Insect Smorgasbord: Mounds of chapulines, or grasshoppers, line tables at an outdoor market. Roasted and seasoned with garlic, lime juice, salt and dried chili powder, chapulines are a delicacy in southern Mexico. Image: Hanoi Mark/Flickr
As the human population continues to inch closer to 8 billion people, feeding all those hungry mouths will become increasingly difficult. A growing number of experts claim that people will soon have no choice but to consume insects.
As if to underscore that claim, a group of student from McGill University in Montreal has won the 2013 Hult Prize, for producing a protein-rich flour made from insects. The prize gives the students $1 million in seed money to begin creating what they call Power Flour. "We will be starting with grasshoppers," team captain Mohammed Ashour told ABC News on Monday (Sept. 30).
Earlier this year, the Food and Agriculture Organization of the United Nations (FAO) released a report titled, "Edible Insects: Future Prospects for Food and Feed Security." The document details the health and environmental benefits derived from a diet supplemented by insects, a diet also known as "entomophagy." Gleaned from the FAO document and other sources, here's a list of seven edible insects you may soon find on your dinner plate. [Eat This! 7 Perfect Survival Foods]
Mopane caterpillars — the larval stage of the emperor moth (Imbrasia belina) — are common throughout the southern part of Africa. Harvesting of mopane caterpillars is a multi-million dollar industry in the region, where women and children generally do the work of gathering the plump, little insects.
The caterpillars are traditionally boiled in salted water, then sun-dried; the dried form can last for several months without refrigeration, making them an important source of nutrition in lean times. And few bugs are more nutritious: Whereas the iron content of beef is 6 mg per 100 grams of dry weight, mopane caterpillars pack a whopping 31 mg of iron per 100 grams. They're also a good source of potassium, sodium, calcium, phosphorous, magnesium, zinc, manganese and copper, according to the FAO.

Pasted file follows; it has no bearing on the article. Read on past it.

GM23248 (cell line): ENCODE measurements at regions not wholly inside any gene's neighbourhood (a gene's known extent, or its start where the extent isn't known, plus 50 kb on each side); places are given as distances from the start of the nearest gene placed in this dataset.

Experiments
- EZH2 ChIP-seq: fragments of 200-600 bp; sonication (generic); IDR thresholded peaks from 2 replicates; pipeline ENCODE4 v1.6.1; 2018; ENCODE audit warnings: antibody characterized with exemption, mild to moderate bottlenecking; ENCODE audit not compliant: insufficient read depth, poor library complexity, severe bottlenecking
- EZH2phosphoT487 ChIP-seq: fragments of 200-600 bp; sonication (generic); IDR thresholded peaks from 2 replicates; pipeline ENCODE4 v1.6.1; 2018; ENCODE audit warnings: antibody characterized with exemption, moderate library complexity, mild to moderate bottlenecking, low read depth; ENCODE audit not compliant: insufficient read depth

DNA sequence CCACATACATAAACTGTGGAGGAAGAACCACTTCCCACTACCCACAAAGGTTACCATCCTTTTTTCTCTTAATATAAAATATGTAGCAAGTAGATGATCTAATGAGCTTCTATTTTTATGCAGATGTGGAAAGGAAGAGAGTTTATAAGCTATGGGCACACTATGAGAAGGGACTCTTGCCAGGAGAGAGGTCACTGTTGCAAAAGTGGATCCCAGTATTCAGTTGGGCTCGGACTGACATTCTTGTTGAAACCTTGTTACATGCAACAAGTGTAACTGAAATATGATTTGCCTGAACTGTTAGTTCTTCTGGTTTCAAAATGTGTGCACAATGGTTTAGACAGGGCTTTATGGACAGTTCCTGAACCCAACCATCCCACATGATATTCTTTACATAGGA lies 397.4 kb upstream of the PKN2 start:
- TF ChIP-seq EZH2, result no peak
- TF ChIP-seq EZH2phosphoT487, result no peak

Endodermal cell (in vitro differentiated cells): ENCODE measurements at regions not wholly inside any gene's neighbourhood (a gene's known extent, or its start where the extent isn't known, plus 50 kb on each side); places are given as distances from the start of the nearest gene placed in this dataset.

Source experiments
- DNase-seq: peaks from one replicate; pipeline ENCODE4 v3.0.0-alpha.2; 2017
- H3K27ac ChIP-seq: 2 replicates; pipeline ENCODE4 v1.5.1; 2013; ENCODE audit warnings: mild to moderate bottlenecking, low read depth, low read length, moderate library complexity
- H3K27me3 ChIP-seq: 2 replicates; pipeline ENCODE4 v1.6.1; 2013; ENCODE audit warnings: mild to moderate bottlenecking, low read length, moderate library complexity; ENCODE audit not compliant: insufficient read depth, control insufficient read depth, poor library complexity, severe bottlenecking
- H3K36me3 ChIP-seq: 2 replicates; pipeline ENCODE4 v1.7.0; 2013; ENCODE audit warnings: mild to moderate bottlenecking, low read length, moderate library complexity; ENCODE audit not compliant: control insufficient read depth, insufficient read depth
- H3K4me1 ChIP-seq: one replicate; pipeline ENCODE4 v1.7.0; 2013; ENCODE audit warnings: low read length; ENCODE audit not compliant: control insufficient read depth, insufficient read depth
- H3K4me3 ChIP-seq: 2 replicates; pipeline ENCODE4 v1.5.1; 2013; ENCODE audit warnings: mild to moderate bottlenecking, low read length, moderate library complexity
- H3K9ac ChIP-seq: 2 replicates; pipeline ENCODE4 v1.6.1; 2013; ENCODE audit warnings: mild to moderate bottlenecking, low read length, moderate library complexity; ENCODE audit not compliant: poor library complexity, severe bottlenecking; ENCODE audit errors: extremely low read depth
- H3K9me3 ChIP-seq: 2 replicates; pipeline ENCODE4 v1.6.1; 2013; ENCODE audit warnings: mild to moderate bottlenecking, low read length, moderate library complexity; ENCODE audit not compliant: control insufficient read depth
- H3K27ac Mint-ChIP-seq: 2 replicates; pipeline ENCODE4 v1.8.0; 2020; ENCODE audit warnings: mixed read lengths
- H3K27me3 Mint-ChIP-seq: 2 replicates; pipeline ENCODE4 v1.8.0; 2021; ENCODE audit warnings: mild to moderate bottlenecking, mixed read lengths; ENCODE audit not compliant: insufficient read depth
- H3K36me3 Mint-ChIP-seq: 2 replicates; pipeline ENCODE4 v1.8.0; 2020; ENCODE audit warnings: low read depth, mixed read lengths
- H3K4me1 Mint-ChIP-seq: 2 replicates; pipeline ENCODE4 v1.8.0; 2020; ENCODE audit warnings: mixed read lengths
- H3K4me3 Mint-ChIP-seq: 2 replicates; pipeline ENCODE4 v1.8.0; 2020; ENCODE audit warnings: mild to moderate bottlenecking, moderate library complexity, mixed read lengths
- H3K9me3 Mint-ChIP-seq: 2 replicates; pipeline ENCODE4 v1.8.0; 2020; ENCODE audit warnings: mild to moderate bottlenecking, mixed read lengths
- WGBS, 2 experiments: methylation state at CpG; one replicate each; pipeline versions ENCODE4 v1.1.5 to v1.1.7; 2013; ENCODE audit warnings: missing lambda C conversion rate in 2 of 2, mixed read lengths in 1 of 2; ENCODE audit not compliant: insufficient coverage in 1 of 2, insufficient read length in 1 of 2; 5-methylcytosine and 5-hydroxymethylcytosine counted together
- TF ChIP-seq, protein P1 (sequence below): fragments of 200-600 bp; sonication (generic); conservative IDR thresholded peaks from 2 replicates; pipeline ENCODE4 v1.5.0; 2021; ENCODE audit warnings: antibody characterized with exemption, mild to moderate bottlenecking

Chapulines are grasshoppers of the genus Sphenarium, and are widely eaten throughout southern Mexico. They're often served roasted (giving them a satisfying crunch) and flavored with garlic, lime juice and salt, or with guacamole or dried chili powder. The grasshoppers are known as rich sources of protein; some claim that the insects are more than 70 percent protein.
Researchers have noted that the gathering of Sphenarium grasshoppers is an attractive alternative to spraying pesticides in fields of alfalfa and other crops. Not only does this eliminate the environmental hazards associated with pesticide sprays, it also gives the local people an extra source of nutrition and income, from the sale of grasshoppers. [Gallery: Dazzling Photos of Dew-Covered Insects]
Among the aboriginal people of Australia, the witchetty grub is a dietary staple. When eaten raw, the grubs taste like almonds; when cooked lightly in hot coals, the skin develops the crisp, flavorful texture of roast chicken. And the witchetty grub is chock full of oleic acid, a healthful omega-9 monounsaturated fat.
Though people often refer to the larvae of several different moths as witchetty grubs, some sources specify the larval stage of the cossid moth (Endoxyla leucomochla) as the true witchetty grub. The grubs are harvested from underground, where they feed upon the roots of Australian trees such as eucalyptus and black wattle trees.